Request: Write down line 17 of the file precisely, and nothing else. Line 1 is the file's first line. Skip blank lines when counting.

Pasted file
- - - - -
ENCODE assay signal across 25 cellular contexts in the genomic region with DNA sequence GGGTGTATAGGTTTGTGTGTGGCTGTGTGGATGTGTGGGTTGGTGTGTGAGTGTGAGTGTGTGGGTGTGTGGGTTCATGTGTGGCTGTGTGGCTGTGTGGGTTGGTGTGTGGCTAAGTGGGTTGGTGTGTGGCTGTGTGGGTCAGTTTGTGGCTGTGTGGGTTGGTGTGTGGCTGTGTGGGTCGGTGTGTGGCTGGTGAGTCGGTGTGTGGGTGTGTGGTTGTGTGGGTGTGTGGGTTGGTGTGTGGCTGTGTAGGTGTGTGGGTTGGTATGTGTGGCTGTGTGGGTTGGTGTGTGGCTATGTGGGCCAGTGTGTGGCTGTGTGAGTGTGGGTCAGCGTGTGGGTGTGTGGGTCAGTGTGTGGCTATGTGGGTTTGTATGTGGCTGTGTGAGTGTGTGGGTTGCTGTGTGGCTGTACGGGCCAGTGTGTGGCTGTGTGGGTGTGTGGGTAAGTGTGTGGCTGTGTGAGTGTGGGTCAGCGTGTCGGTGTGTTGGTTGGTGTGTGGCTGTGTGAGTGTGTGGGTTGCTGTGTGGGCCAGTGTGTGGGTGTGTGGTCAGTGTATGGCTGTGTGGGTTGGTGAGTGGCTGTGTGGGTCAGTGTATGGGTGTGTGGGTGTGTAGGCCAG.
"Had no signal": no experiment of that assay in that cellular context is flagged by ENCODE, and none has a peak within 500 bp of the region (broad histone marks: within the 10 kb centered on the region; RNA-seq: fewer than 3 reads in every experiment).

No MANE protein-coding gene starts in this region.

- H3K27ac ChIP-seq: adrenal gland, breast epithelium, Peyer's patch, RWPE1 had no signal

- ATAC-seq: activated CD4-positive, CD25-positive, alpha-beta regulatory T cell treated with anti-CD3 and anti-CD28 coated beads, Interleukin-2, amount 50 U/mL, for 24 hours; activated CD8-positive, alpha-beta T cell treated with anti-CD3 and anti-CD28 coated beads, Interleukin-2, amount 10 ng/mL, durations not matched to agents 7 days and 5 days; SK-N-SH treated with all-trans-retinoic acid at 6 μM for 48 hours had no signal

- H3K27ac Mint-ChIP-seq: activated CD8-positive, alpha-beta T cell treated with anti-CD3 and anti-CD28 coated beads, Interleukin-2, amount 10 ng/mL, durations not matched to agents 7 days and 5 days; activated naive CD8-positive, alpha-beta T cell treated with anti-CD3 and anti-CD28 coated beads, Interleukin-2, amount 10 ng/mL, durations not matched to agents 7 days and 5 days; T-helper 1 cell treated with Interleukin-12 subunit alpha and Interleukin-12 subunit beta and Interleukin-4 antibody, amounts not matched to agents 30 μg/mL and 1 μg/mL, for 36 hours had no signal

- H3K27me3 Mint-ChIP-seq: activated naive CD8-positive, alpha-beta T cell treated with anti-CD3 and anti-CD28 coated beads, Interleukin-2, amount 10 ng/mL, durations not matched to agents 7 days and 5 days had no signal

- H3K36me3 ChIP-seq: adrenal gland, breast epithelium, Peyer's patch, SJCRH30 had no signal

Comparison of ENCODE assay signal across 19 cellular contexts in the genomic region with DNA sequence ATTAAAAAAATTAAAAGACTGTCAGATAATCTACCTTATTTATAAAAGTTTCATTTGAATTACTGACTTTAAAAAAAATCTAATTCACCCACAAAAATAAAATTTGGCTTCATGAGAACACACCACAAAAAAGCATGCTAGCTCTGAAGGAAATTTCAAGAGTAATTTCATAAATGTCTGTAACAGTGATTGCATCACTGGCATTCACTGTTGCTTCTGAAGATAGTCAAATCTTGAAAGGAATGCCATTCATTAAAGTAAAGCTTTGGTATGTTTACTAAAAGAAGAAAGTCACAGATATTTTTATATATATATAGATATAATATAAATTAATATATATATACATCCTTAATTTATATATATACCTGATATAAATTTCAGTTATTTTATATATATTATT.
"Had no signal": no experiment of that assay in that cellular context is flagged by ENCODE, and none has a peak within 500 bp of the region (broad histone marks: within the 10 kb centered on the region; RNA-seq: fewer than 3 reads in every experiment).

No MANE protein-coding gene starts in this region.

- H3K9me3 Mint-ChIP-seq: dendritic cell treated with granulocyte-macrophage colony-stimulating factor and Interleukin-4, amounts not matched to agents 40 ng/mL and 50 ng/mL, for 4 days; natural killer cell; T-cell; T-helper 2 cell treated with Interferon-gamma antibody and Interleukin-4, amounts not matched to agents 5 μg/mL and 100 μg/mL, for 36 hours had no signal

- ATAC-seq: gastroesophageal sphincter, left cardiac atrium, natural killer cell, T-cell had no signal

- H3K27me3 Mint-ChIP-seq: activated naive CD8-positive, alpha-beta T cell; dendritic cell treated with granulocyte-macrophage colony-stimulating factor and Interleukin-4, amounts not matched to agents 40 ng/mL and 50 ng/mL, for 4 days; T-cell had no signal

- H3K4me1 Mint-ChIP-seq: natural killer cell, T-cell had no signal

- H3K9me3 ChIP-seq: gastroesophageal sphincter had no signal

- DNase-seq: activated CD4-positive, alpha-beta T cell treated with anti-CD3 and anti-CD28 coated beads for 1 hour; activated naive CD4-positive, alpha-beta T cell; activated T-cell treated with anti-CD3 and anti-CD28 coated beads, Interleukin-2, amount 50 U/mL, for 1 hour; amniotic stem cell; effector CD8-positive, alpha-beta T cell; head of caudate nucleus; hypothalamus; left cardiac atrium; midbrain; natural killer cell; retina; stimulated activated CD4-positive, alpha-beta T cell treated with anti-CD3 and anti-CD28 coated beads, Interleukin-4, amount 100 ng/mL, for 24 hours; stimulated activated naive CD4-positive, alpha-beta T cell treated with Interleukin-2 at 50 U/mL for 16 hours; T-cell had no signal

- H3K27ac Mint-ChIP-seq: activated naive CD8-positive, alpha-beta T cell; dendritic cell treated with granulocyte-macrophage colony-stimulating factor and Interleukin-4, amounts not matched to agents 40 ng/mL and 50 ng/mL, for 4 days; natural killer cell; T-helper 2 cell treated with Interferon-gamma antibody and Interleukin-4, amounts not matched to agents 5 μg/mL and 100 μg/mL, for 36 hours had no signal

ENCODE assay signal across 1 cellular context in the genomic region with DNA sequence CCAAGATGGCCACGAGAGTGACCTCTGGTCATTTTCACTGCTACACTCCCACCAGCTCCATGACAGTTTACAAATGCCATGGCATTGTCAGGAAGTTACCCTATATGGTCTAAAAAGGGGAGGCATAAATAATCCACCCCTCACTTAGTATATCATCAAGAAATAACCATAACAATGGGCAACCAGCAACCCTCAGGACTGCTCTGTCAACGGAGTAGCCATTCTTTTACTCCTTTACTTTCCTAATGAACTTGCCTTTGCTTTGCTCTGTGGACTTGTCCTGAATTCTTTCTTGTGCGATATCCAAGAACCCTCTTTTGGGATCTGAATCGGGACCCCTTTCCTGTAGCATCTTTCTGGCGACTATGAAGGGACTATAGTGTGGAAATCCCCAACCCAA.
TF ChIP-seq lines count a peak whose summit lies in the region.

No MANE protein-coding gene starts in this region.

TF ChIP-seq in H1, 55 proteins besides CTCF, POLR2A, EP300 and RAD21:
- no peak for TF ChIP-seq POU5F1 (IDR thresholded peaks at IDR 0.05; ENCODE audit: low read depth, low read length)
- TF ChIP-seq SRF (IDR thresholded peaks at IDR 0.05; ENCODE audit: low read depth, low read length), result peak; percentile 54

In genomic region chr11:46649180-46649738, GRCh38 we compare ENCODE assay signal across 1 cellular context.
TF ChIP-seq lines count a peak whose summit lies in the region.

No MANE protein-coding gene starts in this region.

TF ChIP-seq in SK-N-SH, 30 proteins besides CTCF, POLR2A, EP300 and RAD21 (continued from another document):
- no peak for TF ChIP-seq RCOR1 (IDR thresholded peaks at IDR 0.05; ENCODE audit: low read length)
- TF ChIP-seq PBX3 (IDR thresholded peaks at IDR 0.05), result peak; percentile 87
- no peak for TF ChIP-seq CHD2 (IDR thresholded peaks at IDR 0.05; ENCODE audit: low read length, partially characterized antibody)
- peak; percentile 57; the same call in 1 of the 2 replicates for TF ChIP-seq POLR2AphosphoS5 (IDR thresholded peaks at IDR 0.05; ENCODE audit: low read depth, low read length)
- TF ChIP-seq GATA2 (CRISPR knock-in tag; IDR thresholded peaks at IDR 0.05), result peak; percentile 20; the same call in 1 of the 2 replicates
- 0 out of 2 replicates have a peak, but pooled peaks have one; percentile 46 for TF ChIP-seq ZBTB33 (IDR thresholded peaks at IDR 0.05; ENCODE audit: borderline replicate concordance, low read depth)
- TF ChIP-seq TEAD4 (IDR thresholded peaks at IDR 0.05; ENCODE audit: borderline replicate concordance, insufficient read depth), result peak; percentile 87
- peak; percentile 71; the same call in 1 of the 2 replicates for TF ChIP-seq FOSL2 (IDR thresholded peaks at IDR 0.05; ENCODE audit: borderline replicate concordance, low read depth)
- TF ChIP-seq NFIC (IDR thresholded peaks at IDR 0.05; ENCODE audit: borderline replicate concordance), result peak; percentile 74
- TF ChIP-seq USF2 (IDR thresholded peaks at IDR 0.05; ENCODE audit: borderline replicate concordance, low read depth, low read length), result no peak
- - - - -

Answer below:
- DNase-seq: activated CD4-positive, alpha-beta T cell treated with anti-CD3 and anti-CD28 coated beads for 1 hour; activated naive CD4-positive, alpha-beta T cell; activated T-cell treated with anti-CD3 and anti-CD28 coated beads, Interleukin-2, amount 50 U/mL, for 1 hour; amniotic stem cell; effector CD8-positive, alpha-beta T cell; head of caudate nucleus; hypothalamus; left cardiac atrium; midbrain; natural killer cell; retina; stimulated activated CD4-positive, alpha-beta T cell treated with anti-CD3 and anti-CD28 coated beads, Interleukin-4, amount 100 ng/mL, for 24 hours; stimulated activated naive CD4-positive, alpha-beta T cell treated with Interleukin-2 at 50 U/mL for 16 hours; T-cell had no signal